2. Spurred by the memory of dangling chads, 38 of the nation's secretaries of state--including Katherine Harris of Florida--are ready to recommend changes in the ways Americans cast their votes.
    3. Makes 11 far-reaching recommendations and asks that the federal government provide the money to implement them.
    4. Nowhere in the report are there discussions of national uniformity in regard to voting standards, what constitutes a vote or endorsement for a particular voting machine or technology.
  • 010206 AP
    1. Secretaries of state make election recommendation
    2. In fact, many said they want assurances that Congress won't delve too deeply into the ways states conduct elections, arguing that each has developed its own process.
  • 010426 New York Times
    1. Little Change Forecast for Election Process
    2. Despite the outcry over last year's presidential election, the next national election will probably occur under virtually the same circumstances as the last, with the same unreliable voting systems and under the same dizzying hodgepodge of rules that vary from county to county across the nation.
    3. Setting national or state standards for ballots and recounts might have seemed a logical response to the mess in Florida. But it is becoming increasingly clear that elections officials are resistant to giving up turf. And untangling the roles of federal, state and local officials is emerging as a central obstacle.
    4. Sharon Priest, secretary of state in Arkansas and president of the National Association of Secretaries of State, said she could accept statewide standards but she rejected national standards.
      • "Frankly," Ms. Priest said, "we don't have to have the feds tell us everything that we have to do."
      • She gave perhaps the gloomiest assessment on the future of election reform: "Unless there's a real uprising on the part of people in this country who will call their congressmen and senators and say, `Elections are important to us and democracy comes at a price, and we're willing to pay that price — do something!' then I'm not sure, running into budgets now, that anything's going to get done."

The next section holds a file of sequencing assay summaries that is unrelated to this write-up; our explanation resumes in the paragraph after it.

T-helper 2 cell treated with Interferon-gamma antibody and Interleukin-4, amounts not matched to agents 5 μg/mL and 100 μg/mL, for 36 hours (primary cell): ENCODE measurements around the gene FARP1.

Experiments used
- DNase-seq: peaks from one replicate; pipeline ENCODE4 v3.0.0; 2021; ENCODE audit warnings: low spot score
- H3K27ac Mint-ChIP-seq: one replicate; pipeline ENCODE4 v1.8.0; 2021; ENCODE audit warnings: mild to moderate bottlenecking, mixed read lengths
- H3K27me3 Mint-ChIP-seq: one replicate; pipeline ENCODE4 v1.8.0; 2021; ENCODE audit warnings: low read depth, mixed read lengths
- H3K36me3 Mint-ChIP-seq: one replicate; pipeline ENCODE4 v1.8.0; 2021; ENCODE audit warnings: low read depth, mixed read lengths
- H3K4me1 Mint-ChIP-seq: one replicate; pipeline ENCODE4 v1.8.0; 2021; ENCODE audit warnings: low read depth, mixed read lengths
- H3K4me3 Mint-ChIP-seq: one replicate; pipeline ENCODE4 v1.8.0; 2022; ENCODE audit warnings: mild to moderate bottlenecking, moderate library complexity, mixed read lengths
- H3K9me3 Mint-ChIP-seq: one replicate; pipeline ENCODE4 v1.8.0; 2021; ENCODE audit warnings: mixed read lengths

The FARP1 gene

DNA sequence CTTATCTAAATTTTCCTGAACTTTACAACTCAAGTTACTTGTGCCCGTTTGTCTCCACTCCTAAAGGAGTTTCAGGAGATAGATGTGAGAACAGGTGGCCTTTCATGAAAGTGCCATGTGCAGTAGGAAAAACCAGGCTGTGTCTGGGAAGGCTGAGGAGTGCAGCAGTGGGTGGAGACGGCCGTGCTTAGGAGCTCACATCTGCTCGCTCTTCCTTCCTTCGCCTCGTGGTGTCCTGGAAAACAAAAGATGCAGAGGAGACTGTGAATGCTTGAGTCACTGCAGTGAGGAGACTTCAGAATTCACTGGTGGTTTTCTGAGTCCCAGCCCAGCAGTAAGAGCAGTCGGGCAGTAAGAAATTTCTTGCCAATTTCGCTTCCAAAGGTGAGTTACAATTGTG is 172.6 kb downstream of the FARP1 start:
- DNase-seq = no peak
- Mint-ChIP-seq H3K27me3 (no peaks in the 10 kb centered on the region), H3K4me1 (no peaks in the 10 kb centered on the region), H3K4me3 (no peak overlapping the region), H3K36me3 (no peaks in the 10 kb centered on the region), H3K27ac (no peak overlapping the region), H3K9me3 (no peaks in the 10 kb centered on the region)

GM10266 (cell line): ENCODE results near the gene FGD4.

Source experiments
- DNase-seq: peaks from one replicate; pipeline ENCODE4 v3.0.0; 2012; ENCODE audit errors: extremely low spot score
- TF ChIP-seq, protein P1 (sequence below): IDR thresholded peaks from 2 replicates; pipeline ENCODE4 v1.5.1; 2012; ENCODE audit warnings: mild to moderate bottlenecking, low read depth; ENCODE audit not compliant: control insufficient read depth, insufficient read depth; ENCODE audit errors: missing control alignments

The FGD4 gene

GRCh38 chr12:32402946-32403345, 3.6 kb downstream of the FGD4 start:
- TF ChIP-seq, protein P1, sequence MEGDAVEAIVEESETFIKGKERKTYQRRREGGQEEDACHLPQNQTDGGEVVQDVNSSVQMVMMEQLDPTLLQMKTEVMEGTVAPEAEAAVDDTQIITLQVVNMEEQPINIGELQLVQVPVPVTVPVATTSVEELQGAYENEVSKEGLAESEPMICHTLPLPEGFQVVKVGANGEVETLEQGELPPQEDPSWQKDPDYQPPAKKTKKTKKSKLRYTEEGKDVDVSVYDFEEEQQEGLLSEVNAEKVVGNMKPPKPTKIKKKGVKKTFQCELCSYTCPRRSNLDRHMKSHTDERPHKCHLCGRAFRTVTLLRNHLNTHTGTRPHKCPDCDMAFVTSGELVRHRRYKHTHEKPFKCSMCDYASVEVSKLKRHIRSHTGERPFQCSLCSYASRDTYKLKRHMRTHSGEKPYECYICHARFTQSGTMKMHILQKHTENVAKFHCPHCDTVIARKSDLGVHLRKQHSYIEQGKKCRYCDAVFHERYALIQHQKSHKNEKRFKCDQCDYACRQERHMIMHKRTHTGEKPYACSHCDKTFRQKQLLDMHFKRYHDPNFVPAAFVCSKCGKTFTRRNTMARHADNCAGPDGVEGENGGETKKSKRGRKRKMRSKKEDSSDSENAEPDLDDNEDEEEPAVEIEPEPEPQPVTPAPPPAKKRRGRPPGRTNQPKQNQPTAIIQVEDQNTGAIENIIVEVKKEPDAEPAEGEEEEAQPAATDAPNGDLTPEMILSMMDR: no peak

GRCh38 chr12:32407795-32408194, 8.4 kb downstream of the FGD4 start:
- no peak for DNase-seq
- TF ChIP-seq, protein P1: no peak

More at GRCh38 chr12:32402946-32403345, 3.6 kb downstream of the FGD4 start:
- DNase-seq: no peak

• 010517 USA Today
    1. Already running behind for 2004, voting-machine exec says
    2. But Welsh said that would be ''a prescription for disaster'' because voting systems must be customized for each locality and officials and voters trained to use them. President Bush provided no money in his budget for election reform.

"We have not had a crisis in the elections process.
We have had a civics education."

Sharon Priest, Arkansas Secretary of State,
head of the Nat. Association. of Secretaries of State


  1. States' rights invariably mean human wrongs.

  2. States' rights have too often been a cover for states' wrongs.

  3. If it is a human issue or a human right, it is not a state right. While history shows that the boundaries of states and nations shift and change over time, the boundaries of human rights are eternal and earthwide.